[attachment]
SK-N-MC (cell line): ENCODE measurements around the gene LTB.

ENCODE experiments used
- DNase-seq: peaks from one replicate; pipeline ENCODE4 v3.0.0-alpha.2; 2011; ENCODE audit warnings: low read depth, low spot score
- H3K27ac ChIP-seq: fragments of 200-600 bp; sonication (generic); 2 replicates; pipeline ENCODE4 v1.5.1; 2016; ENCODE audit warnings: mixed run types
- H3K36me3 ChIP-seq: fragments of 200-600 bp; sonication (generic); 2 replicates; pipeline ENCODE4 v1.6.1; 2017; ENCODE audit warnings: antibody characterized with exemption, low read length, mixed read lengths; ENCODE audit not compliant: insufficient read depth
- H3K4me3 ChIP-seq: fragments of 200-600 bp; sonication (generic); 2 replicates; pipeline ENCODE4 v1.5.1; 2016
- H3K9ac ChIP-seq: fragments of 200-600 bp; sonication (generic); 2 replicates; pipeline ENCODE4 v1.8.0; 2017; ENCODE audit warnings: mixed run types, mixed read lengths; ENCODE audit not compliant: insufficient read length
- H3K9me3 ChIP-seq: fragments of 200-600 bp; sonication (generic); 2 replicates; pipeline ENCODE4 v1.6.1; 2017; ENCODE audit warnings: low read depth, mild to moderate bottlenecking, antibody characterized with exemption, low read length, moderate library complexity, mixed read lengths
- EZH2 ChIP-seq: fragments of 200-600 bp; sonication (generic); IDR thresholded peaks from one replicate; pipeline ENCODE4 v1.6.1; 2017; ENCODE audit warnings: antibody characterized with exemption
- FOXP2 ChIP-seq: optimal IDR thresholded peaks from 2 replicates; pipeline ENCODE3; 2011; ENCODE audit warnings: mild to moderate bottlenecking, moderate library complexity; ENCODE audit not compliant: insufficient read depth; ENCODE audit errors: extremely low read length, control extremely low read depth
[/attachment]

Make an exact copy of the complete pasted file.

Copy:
SK-N-MC (cell line): ENCODE measurements around the gene LTB.

ENCODE experiments used
- DNase-seq: peaks from one replicate; pipeline ENCODE4 v3.0.0-alpha.2; 2011; ENCODE audit warnings: low read depth, low spot score
- H3K27ac ChIP-seq: fragments of 200-600 bp; sonication (generic); 2 replicates; pipeline ENCODE4 v1.5.1; 2016; ENCODE audit warnings: mixed run types
- H3K36me3 ChIP-seq: fragments of 200-600 bp; sonication (generic); 2 replicates; pipeline ENCODE4 v1.6.1; 2017; ENCODE audit warnings: antibody characterized with exemption, low read length, mixed read lengths; ENCODE audit not compliant: insufficient read depth
- H3K4me3 ChIP-seq: fragments of 200-600 bp; sonication (generic); 2 replicates; pipeline ENCODE4 v1.5.1; 2016
- H3K9ac ChIP-seq: fragments of 200-600 bp; sonication (generic); 2 replicates; pipeline ENCODE4 v1.8.0; 2017; ENCODE audit warnings: mixed run types, mixed read lengths; ENCODE audit not compliant: insufficient read length
- H3K9me3 ChIP-seq: fragments of 200-600 bp; sonication (generic); 2 replicates; pipeline ENCODE4 v1.6.1; 2017; ENCODE audit warnings: low read depth, mild to moderate bottlenecking, antibody characterized with exemption, low read length, moderate library complexity, mixed read lengths
- EZH2 ChIP-seq: fragments of 200-600 bp; sonication (generic); IDR thresholded peaks from one replicate; pipeline ENCODE4 v1.6.1; 2017; ENCODE audit warnings: antibody characterized with exemption
- FOXP2 ChIP-seq: optimal IDR thresholded peaks from 2 replicates; pipeline ENCODE3; 2011; ENCODE audit warnings: mild to moderate bottlenecking, moderate library complexity; ENCODE audit not compliant: insufficient read depth; ENCODE audit errors: extremely low read length, control extremely low read depth